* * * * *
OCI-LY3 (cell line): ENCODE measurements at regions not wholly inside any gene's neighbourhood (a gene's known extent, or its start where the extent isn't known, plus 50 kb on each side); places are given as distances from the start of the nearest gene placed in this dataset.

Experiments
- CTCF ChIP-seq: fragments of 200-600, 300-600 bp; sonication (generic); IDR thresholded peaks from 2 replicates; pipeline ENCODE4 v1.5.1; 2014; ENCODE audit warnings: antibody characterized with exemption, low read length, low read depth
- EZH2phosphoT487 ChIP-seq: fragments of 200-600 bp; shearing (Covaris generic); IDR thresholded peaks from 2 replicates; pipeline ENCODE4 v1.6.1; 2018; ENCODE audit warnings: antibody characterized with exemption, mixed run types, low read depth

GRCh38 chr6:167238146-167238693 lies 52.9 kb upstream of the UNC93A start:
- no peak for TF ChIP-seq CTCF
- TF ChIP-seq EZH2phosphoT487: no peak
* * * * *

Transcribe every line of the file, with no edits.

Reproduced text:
OCI-LY3 (cell line): ENCODE measurements at regions not wholly inside any gene's neighbourhood (a gene's known extent, or its start where the extent isn't known, plus 50 kb on each side); places are given as distances from the start of the nearest gene placed in this dataset.

Experiments
- CTCF ChIP-seq: fragments of 200-600, 300-600 bp; sonication (generic); IDR thresholded peaks from 2 replicates; pipeline ENCODE4 v1.5.1; 2014; ENCODE audit warnings: antibody characterized with exemption, low read length, low read depth
- EZH2phosphoT487 ChIP-seq: fragments of 200-600 bp; shearing (Covaris generic); IDR thresholded peaks from 2 replicates; pipeline ENCODE4 v1.6.1; 2018; ENCODE audit warnings: antibody characterized with exemption, mixed run types, low read depth

GRCh38 chr6:167238146-167238693 lies 52.9 kb upstream of the UNC93A start:
- no peak for TF ChIP-seq CTCF
- TF ChIP-seq EZH2phosphoT487: no peak